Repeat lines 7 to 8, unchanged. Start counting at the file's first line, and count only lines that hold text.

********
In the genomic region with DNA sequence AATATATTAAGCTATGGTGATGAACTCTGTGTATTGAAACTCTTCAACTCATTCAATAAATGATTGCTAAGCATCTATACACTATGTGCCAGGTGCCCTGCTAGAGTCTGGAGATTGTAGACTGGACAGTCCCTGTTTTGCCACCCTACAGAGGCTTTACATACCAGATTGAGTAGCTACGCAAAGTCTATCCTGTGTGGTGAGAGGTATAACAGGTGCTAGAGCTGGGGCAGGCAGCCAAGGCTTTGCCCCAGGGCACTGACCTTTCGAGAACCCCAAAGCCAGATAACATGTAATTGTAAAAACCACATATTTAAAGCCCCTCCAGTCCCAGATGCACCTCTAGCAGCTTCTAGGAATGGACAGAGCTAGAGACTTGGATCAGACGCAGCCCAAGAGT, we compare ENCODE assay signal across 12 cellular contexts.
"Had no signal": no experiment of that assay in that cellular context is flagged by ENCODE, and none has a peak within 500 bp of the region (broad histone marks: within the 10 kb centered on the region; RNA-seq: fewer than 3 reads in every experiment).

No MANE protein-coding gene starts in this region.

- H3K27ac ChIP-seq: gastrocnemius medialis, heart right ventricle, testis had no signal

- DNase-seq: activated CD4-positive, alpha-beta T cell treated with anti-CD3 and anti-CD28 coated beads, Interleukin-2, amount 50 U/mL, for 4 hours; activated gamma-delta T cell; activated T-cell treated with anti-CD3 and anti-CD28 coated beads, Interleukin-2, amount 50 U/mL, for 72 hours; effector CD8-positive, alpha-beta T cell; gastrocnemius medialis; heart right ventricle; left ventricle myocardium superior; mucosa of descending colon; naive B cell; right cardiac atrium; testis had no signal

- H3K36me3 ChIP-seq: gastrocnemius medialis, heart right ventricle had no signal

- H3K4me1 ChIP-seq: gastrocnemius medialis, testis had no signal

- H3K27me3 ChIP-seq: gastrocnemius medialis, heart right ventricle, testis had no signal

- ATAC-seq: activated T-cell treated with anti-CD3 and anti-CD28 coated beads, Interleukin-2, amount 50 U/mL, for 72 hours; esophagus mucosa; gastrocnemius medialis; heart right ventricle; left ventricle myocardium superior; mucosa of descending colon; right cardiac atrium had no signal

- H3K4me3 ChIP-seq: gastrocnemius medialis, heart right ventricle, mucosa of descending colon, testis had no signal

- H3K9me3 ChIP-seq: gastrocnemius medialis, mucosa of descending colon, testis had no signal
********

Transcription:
- H3K4me1 ChIP-seq: gastrocnemius medialis, testis had no signal

- H3K27me3 ChIP-seq: gastrocnemius medialis, heart right ventricle, testis had no signal